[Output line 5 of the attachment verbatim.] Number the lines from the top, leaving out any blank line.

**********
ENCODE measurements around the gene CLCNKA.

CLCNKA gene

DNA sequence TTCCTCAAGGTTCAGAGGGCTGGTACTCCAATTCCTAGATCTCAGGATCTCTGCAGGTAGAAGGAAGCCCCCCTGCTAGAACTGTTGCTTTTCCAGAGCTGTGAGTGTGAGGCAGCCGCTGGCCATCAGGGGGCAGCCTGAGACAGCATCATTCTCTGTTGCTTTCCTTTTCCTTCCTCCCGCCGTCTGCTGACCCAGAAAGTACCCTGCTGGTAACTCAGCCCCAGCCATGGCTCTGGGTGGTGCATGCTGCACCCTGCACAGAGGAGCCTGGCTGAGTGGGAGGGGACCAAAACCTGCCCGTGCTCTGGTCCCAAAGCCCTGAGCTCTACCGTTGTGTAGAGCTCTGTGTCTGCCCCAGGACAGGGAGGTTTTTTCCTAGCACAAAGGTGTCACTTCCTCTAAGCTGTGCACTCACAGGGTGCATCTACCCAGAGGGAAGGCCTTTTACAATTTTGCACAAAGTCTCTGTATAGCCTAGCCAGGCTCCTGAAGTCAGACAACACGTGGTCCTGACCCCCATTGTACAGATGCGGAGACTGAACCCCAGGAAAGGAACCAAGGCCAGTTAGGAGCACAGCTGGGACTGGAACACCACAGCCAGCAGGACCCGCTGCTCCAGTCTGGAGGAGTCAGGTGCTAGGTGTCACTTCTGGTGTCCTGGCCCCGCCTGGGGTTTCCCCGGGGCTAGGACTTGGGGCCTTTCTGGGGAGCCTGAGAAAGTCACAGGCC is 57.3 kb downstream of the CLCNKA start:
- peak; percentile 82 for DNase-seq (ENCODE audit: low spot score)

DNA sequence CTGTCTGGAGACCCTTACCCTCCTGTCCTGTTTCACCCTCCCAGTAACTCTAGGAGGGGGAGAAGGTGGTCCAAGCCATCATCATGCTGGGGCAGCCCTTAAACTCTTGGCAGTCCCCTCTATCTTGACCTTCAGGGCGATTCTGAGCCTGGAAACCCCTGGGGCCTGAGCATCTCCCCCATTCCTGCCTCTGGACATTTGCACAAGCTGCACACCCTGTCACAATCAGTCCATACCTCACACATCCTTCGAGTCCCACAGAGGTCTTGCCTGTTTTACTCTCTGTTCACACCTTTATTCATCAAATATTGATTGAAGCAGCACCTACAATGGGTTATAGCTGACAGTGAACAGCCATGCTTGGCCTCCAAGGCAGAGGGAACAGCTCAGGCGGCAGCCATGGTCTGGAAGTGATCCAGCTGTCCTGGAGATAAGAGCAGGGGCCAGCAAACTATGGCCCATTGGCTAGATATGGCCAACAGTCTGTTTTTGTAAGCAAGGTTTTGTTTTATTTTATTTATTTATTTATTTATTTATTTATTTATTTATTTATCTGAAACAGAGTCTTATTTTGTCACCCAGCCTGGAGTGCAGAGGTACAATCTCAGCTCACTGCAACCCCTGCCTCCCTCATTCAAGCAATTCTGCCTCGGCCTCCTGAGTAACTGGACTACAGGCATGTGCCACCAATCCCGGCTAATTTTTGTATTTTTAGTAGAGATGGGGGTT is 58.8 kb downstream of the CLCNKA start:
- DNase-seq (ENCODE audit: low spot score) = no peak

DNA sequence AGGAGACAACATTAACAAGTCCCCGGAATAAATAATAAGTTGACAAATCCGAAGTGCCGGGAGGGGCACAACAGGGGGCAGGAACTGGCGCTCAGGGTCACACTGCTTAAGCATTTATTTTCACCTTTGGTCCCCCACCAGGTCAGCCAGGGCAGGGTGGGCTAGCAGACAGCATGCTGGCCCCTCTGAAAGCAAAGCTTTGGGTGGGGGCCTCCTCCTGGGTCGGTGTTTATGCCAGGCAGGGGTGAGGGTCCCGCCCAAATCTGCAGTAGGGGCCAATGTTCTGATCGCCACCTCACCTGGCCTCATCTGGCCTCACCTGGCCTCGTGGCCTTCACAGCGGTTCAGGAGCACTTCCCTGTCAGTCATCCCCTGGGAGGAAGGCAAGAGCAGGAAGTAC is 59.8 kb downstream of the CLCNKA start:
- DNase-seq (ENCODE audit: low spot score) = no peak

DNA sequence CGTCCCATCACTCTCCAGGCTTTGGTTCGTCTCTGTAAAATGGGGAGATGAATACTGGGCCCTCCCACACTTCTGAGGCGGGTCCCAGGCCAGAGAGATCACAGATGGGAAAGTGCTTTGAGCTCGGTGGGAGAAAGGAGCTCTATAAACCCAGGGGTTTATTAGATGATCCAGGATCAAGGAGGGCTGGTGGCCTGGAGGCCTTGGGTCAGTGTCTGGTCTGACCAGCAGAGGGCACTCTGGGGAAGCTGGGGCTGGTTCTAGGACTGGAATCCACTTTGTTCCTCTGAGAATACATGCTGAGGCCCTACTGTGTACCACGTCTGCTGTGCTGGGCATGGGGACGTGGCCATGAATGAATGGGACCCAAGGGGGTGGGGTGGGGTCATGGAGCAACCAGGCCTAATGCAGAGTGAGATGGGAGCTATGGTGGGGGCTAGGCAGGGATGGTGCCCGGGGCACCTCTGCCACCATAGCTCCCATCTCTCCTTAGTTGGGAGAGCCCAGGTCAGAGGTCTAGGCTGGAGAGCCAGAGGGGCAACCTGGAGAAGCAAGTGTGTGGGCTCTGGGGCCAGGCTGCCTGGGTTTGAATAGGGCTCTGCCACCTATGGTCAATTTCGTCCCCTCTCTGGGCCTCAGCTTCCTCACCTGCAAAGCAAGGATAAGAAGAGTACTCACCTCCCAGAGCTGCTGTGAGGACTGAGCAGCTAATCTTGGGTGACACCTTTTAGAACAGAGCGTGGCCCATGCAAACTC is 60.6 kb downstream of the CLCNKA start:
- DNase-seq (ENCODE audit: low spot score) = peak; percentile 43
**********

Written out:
DNA sequence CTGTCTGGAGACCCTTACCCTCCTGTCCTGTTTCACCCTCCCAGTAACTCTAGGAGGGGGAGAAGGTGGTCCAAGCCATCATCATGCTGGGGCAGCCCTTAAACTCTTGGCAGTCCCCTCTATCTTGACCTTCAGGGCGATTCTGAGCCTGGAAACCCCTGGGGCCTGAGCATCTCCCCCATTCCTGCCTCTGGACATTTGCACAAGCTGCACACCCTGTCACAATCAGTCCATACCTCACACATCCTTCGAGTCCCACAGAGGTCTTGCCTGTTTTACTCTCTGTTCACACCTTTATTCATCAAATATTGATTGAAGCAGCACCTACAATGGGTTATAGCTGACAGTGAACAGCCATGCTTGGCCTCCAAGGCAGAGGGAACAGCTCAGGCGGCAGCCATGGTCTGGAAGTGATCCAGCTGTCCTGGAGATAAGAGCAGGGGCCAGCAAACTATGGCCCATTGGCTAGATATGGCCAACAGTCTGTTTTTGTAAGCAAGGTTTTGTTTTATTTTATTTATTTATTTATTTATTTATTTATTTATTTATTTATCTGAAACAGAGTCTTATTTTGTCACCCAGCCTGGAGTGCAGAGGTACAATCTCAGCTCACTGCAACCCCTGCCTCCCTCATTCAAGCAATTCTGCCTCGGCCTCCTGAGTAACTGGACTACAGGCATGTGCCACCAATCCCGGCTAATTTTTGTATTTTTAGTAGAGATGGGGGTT is 58.8 kb downstream of the CLCNKA start: